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Which biological properties a protein has and which tasks it can therefore perform in the organism, depends largely on its three-dimensional structure. This can be determined with the help of a technically very complex X-ray crystal structure analysis. To do this, however, you first have to create a crystal from the proteins in question. The structure of less than one percent of all proteins in the human body is known so far.

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So far, it has not been possible to calculate, based on a known sequence of amino acids, how the protein in question folds three-dimensionally and what properties it will therefore have. The solution to this “protein folding problem” is particularly important for the development of drugs in which tailor-made proteins are supposed to intervene therapeutically in the metabolism.

Artificial intelligence is revolutionizing biology

Now the British company DeepMind, a subsidiary of the Google holding company Alphabet, has reported a breakthrough in the precise prediction of protein structures. Your AlphaFold program uses artificial intelligence (AI), so-called deep learning algorithms. This could revolutionize not only pharmacy, but also synthetic biology. Because on the basis of already known protein structures, completely new molecular machines can be created through targeted protein design.

“With the help of machine learning, the AlphaFold team succeeded in extracting the rules of protein folding from a large number of known protein structures so well that it was able to predict 70 out of 100 protein structures very precisely in a blind test competition,” says Professor Helmut Grubmüller from Göttinger Max Planck Institute for Biophysical Chemistry.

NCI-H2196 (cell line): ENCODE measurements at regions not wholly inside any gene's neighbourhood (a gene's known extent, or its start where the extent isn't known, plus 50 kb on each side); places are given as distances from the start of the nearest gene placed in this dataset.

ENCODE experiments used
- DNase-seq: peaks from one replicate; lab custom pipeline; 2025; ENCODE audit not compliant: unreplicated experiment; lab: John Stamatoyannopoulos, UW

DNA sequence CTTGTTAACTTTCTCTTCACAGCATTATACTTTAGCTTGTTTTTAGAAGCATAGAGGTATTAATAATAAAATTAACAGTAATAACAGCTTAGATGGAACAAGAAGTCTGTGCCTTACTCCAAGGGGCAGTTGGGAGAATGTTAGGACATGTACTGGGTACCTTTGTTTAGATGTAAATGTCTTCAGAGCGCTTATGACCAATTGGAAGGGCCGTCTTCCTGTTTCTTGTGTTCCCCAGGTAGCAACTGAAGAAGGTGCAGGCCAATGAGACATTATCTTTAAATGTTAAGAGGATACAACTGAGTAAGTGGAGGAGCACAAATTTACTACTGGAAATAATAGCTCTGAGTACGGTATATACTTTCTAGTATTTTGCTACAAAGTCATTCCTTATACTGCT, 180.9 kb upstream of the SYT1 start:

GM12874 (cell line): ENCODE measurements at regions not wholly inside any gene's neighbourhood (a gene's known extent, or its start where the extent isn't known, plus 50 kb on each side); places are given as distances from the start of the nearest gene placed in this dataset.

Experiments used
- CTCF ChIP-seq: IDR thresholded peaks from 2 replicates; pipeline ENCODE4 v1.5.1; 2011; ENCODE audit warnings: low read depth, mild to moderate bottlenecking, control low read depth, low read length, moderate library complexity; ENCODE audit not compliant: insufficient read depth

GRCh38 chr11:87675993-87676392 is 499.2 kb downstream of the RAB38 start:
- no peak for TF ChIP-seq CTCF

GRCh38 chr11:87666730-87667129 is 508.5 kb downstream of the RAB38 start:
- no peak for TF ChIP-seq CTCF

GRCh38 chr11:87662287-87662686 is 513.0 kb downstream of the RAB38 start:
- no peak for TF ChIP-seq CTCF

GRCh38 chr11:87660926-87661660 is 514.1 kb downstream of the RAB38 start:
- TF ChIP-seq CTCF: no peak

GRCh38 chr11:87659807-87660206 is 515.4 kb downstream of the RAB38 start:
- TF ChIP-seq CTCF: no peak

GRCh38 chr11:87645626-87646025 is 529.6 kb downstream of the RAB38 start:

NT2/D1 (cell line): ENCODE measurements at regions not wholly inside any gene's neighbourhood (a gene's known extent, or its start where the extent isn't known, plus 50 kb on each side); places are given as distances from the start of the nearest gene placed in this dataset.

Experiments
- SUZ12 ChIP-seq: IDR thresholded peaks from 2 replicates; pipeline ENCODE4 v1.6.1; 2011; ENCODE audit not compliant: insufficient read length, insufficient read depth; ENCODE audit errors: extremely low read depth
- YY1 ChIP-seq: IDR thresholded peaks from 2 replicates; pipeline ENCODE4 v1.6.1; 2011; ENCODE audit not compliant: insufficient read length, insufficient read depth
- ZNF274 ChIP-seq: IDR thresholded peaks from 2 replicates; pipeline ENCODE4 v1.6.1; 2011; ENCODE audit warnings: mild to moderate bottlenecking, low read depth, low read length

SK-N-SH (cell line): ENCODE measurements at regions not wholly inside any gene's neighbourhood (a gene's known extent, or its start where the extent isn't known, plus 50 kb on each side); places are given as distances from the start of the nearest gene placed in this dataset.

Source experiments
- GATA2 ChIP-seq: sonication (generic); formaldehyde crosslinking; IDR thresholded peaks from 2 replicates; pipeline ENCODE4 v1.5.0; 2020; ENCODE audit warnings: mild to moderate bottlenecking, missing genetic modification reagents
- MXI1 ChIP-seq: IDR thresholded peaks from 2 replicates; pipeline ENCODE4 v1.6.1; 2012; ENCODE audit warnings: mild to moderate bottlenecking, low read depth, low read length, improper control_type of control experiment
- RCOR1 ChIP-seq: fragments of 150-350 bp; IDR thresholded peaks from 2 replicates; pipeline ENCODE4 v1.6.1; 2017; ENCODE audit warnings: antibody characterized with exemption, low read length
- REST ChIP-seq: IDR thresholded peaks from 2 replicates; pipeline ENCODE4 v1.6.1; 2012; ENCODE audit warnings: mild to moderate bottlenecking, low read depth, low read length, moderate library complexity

“Wow, this is a breakthrough!” Comments Jan Kosinski, group leader at the European Molecular Biology Laboratory (EMBL), “the accuracy and success rate of AlphaFold is unparalleled. I can hardly wait to use this method for my proteins. ”But Kosinski points out that there are still other challenges:“ Proteins do not usually take on a single fold, but change in response to the environment in which Binding to other proteins, when performing enzymatic reactions, or when binding drugs or therapeutic antibodies. It seems that AlphaFold cannot yet predict these changes. But deep learning can also be applied to such problems. “

With regard to the medical applications of AlphaFold, Professor Gunnar Schröder from Forschungszentrum Jülich is optimistic. The head of the Computational Structural Biology research group says: “The rapidly growing field of personalized medicine could even become personalized molecular medicine, in which we will in future tailor active ingredients and therapy to the personal protein structures of a single patient.”